Out-Law News | 25 Nov 2011 | 12:21 pm | 2 min. read
Mr Justice Tugendhat said that it was "necessary and proportionate" to issue an injunction under the Protection from Harassment Act in order to prohibit the media from harassing Ting Lan Hong and her daughter. Film actor Hugh Grant is the father of the child.
Ting Lan Hong had complained to the court about "intimidating", "distressing" and "threatening" behaviour from photographers who have made her life "unbearable" following the recent birth of her daughter, according to the ruling.
Under the Protection from Harassment Act a person is generally deemed to have committed an offence if, on more than one occasion, they "pursue a course of conduct which amounts to harassment of another, and which he knows or ought to know amounts to harassment" of someone else. Under the provisions of the Act a person is deemed to "ought to know" that their conduct "amounts to harassment of another if a reasonable person in possession of the same information would think the course of conduct amounted to harassment".
Those who are in breach of the Act can be jailed or fined. The High Court can issue an injunction "for the purpose of restraining [an individual] from pursuing any conduct which amounts to harassment" and if the person who requested the injunction believes that the individual "has done anything which he is prohibited from doing by the injunction", they can "apply for the issue of a warrant for the[ir] arrest".
Ting Lan Hong had complained that photographers had been following her and "constantly" waited outside her home. She said she had "been photographed without her consent" since April this year and was involved in a car crash when she became "distracted" by a car that was trailing her.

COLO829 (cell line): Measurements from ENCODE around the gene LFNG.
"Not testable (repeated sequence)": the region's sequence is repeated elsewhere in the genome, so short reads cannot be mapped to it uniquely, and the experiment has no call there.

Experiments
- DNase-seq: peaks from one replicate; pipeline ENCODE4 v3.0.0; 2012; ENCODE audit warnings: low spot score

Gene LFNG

Ting Lan Hong has received "lots" of phone calls from journalists, one of which "terrified" her, and she said that reporters have also left voice and text messages on her mobile which caused her to change her number, the ruling said. Ting Lan Hong also claimed that photographers sometimes stayed outside her house all night, keeping her and her neighbours awake with "the flashing of cameras". She said that she has had to cancel appointments for her and her daughter and that a photographer had sworn at her mother.
Ting Lan Hong complained to the Press Complaints Commission (PCC) on 3 November about the media harassment and although "some journalists and photographers stopped attending at the property, a number of them persisted and have acted as described by [Ting Lan Hong]," the ruling said
"It is on the basis of this evidence that I was satisfied that it was necessary and proportionate to grant the injunction sought," Mr Justice Tugendhat said.
Under the Editors' Code of Practice journalists are prohibited from intimidating, harassing or carrying out persistent pursuit. The Code prohibits them from persisting in "questioning, telephoning, pursuing or photographing individuals once asked to desist; nor remain on their property when asked to leave and must not follow them". If asked to do so journalists must identify themselves and who they represent and editors are obliged to ensure that those principles are followed by those working for them. The Code requires editors to "take care not to use non-compliant material from other sources"
The PCC can 'name and shame' publications that break the Code and ask them to publish apologies, but it has no legal powers to enforce punishments such as fines for violations of the Code.